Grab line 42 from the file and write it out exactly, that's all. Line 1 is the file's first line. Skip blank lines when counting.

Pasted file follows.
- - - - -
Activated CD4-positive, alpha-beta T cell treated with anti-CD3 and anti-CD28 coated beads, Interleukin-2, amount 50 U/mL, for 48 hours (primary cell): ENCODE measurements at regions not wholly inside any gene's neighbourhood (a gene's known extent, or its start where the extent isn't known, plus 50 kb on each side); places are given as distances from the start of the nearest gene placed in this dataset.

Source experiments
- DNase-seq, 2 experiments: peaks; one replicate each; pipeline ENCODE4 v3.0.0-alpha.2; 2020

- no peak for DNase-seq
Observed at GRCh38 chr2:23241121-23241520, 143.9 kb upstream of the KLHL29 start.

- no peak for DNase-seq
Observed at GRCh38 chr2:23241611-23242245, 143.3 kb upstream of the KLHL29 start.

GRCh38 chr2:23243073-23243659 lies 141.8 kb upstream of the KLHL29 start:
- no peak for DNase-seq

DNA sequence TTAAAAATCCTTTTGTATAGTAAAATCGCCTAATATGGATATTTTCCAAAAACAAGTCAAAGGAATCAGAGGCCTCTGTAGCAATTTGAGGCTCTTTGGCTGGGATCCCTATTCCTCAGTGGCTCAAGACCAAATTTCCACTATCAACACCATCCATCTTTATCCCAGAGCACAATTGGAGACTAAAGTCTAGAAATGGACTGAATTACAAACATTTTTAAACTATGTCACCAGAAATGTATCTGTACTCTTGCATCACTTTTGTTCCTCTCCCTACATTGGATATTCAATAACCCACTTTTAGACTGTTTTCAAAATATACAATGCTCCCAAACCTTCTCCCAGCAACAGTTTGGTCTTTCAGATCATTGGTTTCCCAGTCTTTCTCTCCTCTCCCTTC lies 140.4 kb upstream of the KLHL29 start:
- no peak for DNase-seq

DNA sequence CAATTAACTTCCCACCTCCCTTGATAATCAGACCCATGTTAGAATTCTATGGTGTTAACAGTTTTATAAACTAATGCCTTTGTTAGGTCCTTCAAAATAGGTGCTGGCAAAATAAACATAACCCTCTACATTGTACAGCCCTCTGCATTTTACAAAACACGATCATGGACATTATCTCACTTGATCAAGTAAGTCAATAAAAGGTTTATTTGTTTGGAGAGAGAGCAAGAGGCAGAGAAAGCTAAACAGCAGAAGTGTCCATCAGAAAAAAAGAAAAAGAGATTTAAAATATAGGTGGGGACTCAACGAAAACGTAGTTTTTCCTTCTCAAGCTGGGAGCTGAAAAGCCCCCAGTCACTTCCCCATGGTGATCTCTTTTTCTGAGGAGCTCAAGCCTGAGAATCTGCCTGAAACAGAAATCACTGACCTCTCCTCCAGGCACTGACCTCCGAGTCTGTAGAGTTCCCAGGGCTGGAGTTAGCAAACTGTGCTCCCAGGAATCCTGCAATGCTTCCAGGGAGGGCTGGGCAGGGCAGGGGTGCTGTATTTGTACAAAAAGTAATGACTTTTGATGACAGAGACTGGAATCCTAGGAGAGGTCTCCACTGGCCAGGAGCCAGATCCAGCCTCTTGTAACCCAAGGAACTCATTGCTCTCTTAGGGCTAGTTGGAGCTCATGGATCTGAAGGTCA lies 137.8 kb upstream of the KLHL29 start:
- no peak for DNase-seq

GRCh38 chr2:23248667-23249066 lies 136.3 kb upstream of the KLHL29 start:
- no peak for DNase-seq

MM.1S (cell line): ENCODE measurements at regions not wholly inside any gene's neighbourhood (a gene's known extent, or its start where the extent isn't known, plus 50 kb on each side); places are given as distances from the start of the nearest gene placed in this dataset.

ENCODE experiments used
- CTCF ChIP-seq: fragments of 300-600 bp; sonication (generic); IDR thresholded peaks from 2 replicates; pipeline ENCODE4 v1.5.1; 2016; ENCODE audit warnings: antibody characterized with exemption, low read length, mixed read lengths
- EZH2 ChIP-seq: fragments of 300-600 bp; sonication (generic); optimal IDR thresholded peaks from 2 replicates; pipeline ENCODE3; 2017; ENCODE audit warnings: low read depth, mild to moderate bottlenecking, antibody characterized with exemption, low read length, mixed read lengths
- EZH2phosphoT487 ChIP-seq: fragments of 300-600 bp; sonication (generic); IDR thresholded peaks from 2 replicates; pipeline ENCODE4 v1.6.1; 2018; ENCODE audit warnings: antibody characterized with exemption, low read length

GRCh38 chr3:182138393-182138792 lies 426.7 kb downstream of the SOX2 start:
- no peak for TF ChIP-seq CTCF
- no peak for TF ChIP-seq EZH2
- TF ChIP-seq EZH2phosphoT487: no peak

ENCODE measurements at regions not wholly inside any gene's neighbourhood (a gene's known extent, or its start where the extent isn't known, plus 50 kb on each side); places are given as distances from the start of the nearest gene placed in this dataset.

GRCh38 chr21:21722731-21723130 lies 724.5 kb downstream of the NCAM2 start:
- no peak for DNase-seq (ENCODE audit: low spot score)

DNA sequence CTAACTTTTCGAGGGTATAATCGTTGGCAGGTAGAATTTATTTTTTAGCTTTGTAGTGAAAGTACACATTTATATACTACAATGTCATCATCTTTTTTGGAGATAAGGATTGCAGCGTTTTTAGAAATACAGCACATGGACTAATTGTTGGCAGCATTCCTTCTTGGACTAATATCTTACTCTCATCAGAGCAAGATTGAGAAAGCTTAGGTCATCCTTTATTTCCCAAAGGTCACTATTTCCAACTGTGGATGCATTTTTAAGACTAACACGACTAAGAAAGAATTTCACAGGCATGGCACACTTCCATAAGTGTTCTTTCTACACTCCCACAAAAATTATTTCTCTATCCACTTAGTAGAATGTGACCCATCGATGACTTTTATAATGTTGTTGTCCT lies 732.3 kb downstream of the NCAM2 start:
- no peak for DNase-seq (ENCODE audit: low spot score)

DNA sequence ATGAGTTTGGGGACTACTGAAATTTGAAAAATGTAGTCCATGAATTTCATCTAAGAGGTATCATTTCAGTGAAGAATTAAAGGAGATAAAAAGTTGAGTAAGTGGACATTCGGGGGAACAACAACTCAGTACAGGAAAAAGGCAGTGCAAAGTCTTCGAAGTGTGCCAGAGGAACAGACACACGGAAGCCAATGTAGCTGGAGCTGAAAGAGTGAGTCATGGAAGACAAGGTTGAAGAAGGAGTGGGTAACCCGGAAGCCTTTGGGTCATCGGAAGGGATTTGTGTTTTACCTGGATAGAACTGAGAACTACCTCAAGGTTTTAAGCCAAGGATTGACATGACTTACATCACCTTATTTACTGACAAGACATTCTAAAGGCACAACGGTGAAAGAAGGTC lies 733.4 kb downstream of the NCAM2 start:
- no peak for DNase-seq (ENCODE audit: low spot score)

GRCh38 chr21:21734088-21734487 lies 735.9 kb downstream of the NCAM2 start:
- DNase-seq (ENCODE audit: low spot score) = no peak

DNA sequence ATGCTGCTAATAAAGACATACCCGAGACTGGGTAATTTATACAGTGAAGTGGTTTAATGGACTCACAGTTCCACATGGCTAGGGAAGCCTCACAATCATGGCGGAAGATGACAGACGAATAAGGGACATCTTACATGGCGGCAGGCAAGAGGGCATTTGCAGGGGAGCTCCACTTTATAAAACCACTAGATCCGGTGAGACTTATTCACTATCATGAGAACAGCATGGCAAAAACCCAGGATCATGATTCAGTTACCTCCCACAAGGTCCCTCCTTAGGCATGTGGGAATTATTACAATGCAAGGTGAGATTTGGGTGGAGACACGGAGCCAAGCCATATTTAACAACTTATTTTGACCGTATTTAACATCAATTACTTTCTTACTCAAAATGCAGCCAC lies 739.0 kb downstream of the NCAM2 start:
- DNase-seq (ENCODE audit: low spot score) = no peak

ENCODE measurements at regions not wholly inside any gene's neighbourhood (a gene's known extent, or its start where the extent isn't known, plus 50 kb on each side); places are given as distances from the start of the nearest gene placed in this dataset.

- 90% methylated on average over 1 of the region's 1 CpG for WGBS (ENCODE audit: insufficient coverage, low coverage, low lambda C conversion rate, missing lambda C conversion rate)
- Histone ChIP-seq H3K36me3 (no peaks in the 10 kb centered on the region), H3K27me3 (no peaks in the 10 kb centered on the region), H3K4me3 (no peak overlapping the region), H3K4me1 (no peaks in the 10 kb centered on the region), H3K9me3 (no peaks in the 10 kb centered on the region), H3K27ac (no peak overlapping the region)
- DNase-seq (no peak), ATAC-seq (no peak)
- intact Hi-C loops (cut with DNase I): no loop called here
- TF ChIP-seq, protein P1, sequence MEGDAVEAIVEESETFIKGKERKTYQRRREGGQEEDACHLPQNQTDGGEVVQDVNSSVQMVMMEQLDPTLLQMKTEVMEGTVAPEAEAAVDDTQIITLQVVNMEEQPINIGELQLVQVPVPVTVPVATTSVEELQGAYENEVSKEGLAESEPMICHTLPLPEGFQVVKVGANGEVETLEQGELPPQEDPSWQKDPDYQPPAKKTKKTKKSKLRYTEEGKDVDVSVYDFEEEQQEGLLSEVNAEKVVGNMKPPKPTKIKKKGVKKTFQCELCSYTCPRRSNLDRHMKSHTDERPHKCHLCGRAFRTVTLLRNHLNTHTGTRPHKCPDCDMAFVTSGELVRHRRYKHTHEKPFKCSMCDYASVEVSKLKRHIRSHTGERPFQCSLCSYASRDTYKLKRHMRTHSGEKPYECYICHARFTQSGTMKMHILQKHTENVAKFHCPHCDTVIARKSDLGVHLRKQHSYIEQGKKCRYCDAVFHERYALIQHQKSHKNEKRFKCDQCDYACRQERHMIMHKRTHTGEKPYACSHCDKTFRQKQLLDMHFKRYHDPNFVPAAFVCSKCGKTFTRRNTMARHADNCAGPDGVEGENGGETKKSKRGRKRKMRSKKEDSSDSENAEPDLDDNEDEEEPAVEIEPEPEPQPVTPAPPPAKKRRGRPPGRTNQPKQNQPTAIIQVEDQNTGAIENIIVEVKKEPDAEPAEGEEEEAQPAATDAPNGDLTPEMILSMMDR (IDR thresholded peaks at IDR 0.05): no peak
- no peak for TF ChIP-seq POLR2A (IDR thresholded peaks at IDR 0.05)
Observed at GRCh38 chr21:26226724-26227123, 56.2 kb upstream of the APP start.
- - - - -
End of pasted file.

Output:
- no peak for TF ChIP-seq POLR2A (IDR thresholded peaks at IDR 0.05)